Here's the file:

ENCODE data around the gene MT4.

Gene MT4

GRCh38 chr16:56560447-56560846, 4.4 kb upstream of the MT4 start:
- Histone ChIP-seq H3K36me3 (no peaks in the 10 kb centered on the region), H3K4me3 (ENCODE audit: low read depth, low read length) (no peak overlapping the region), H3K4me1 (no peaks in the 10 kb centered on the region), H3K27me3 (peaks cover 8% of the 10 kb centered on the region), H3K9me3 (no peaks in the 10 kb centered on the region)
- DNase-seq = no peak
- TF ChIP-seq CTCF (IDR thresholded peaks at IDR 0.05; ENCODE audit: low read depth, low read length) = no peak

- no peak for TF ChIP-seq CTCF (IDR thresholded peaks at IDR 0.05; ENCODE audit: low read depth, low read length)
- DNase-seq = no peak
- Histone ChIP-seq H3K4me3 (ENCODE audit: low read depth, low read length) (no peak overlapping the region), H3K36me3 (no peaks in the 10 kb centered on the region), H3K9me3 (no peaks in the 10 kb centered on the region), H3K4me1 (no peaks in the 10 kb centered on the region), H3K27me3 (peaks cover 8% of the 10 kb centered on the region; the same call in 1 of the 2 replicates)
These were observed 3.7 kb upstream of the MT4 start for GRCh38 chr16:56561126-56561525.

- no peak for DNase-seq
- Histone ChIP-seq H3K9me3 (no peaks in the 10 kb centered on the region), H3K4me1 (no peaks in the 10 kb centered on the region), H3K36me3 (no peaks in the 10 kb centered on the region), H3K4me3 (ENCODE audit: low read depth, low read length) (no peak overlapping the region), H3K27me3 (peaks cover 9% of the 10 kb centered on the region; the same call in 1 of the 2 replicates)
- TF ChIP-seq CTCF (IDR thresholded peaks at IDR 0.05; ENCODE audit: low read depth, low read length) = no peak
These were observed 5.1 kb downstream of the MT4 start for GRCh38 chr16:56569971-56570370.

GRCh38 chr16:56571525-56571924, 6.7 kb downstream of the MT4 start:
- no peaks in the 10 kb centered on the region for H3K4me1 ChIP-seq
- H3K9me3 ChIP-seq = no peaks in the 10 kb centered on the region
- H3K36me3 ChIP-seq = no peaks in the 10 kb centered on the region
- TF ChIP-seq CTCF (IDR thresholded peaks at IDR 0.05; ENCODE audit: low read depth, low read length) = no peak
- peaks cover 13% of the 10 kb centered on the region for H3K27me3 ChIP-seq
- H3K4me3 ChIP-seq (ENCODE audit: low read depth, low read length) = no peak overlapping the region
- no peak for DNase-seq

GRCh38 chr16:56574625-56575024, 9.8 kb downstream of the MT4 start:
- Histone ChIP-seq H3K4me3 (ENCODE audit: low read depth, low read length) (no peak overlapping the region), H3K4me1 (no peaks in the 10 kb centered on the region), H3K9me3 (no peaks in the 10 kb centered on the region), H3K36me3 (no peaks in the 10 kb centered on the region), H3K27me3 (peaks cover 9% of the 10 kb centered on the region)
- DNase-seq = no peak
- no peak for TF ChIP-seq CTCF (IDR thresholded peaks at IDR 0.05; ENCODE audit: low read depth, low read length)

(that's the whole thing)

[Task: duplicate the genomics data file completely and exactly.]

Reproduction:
ENCODE data around the gene MT4.

Gene MT4

GRCh38 chr16:56560447-56560846, 4.4 kb upstream of the MT4 start:
- Histone ChIP-seq H3K36me3 (no peaks in the 10 kb centered on the region), H3K4me3 (ENCODE audit: low read depth, low read length) (no peak overlapping the region), H3K4me1 (no peaks in the 10 kb centered on the region), H3K27me3 (peaks cover 8% of the 10 kb centered on the region), H3K9me3 (no peaks in the 10 kb centered on the region)
- DNase-seq = no peak
- TF ChIP-seq CTCF (IDR thresholded peaks at IDR 0.05; ENCODE audit: low read depth, low read length) = no peak

- no peak for TF ChIP-seq CTCF (IDR thresholded peaks at IDR 0.05; ENCODE audit: low read depth, low read length)
- DNase-seq = no peak
- Histone ChIP-seq H3K4me3 (ENCODE audit: low read depth, low read length) (no peak overlapping the region), H3K36me3 (no peaks in the 10 kb centered on the region), H3K9me3 (no peaks in the 10 kb centered on the region), H3K4me1 (no peaks in the 10 kb centered on the region), H3K27me3 (peaks cover 8% of the 10 kb centered on the region; the same call in 1 of the 2 replicates)
These were observed 3.7 kb upstream of the MT4 start for GRCh38 chr16:56561126-56561525.

- no peak for DNase-seq
- Histone ChIP-seq H3K9me3 (no peaks in the 10 kb centered on the region), H3K4me1 (no peaks in the 10 kb centered on the region), H3K36me3 (no peaks in the 10 kb centered on the region), H3K4me3 (ENCODE audit: low read depth, low read length) (no peak overlapping the region), H3K27me3 (peaks cover 9% of the 10 kb centered on the region; the same call in 1 of the 2 replicates)
- TF ChIP-seq CTCF (IDR thresholded peaks at IDR 0.05; ENCODE audit: low read depth, low read length) = no peak
These were observed 5.1 kb downstream of the MT4 start for GRCh38 chr16:56569971-56570370.

GRCh38 chr16:56571525-56571924, 6.7 kb downstream of the MT4 start:
- no peaks in the 10 kb centered on the region for H3K4me1 ChIP-seq
- H3K9me3 ChIP-seq = no peaks in the 10 kb centered on the region
- H3K36me3 ChIP-seq = no peaks in the 10 kb centered on the region
- TF ChIP-seq CTCF (IDR thresholded peaks at IDR 0.05; ENCODE audit: low read depth, low read length) = no peak
- peaks cover 13% of the 10 kb centered on the region for H3K27me3 ChIP-seq
- H3K4me3 ChIP-seq (ENCODE audit: low read depth, low read length) = no peak overlapping the region
- no peak for DNase-seq

GRCh38 chr16:56574625-56575024, 9.8 kb downstream of the MT4 start:
- Histone ChIP-seq H3K4me3 (ENCODE audit: low read depth, low read length) (no peak overlapping the region), H3K4me1 (no peaks in the 10 kb centered on the region), H3K9me3 (no peaks in the 10 kb centered on the region), H3K36me3 (no peaks in the 10 kb centered on the region), H3K27me3 (peaks cover 9% of the 10 kb centered on the region)
- DNase-seq = no peak
- no peak for TF ChIP-seq CTCF (IDR thresholded peaks at IDR 0.05; ENCODE audit: low read depth, low read length)